Research into genetically caused diseases: supposed "junk DNA" with great benefits
Researchers have taken a big step towards decoding human DNA. As part of the “Encode” project, they discovered a huge control system. There is hardly any senseless “garbage DNA” that has accumulated in the course of evolution. The results of the scientists make an important contribution to the study of genetic diseases.
DNA does not only consist of genes and "garbage DNA" In September 2003 the US National Human Genome Research Institute (NHGRI) initiated the research project "Encode" (ENCyclopedia Of DNA Elements) with the aim of all functional elements of the human genome as well identify and characterize the transcriptome. The mammoth project thus succeeded the human genome project, in which the sequence of the human genome building blocks was finally determined.
Now the researchers have taken another important step on this path. “Encode” comes to the conclusion that at least 80 percent of human deoxyribonucleic acid (DNA) has a function or the task of an enormous control apparatus. "There is a lot more to genetics than genes," confirms Mark Gerstein, bioinformatician at Yale University to the science magazine "Science".
The so-called "garbage DNA", useless sections of the DNA that have accumulated in the course of evolution, hardly exist, according to researchers. In total, more than 440 scientists from over 30 institutions are involved in "Encode". Numerous articles on the results of the mammoth project have been published in science magazines such as "Science" and "Genome Research".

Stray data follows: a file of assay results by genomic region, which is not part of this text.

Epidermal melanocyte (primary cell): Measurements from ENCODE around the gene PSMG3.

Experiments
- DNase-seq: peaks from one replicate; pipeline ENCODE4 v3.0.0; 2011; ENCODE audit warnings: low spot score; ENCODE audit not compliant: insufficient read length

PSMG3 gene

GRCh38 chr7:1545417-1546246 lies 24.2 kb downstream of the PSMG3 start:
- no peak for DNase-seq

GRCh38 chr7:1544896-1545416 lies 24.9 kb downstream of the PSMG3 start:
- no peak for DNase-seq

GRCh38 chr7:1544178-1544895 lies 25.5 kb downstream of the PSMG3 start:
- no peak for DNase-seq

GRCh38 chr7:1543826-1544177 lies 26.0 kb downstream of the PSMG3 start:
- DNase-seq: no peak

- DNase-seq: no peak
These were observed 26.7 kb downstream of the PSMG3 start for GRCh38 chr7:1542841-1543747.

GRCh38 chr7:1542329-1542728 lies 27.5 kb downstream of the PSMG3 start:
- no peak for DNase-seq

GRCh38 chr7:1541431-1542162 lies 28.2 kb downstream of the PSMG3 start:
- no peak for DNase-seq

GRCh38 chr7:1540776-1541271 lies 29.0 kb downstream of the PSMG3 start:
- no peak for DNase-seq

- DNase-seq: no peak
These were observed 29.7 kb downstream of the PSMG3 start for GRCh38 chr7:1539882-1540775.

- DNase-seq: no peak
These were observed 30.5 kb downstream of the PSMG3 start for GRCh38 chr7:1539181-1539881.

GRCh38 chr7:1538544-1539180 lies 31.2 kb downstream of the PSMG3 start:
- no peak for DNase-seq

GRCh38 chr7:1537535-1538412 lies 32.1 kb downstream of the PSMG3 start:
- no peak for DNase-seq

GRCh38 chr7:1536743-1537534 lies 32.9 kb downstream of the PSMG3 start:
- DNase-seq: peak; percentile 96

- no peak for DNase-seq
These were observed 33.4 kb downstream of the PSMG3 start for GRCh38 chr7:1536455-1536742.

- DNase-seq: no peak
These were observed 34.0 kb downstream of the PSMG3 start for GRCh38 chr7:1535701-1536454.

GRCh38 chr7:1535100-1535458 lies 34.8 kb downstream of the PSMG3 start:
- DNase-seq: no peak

Decoding the DNA expands knowledge about genetic diseases As part of "Encode", the researchers are also gaining new knowledge about genetically caused diseases. Ewan Birney, bioinformatician at the European Bioinformatics Institute (EMBL-EBI), who led the “Encode” analysis, said that studies on diseases that would otherwise be very difficult to carry out were possible. The "Encode" consortium writes in "Science" that more than 1,640 data records on 147 cell types have been added to the database.
The supposed "garbage DNA" was identified in the analysis as a huge control apparatus that is by no means inoperative. "Our genome is full of switches: millions of places that are responsible for whether a gene is switched on or off," Birney explains in a message from the EMBL-EBI. Accordingly, "not only changes in the genes but also in these previously neglected areas can trigger diseases".
John Stamatoyannopoulos from the University of Washington in Seattle and his team uncovered such connections for Crohn's disease, multiple sclerosis and heart disease. Deviations in the regulatory areas apart from the actual genes are significantly involved in these and other diseases. "In nine out of ten cases, genetic variations related to diseases are not found in the genes," reports the "Encode" researcher Mike Pazin.
The extent to which the results of the “Encode” project actually have clinical relevance will be shown in the future. For example, the control of genes is still largely unknown in many cell types, although there are serious differences. In addition, most analyzes are based on cells that have been grown in the laboratory. However, there are often anomalies and deviations due to the artificial environment. (ag)
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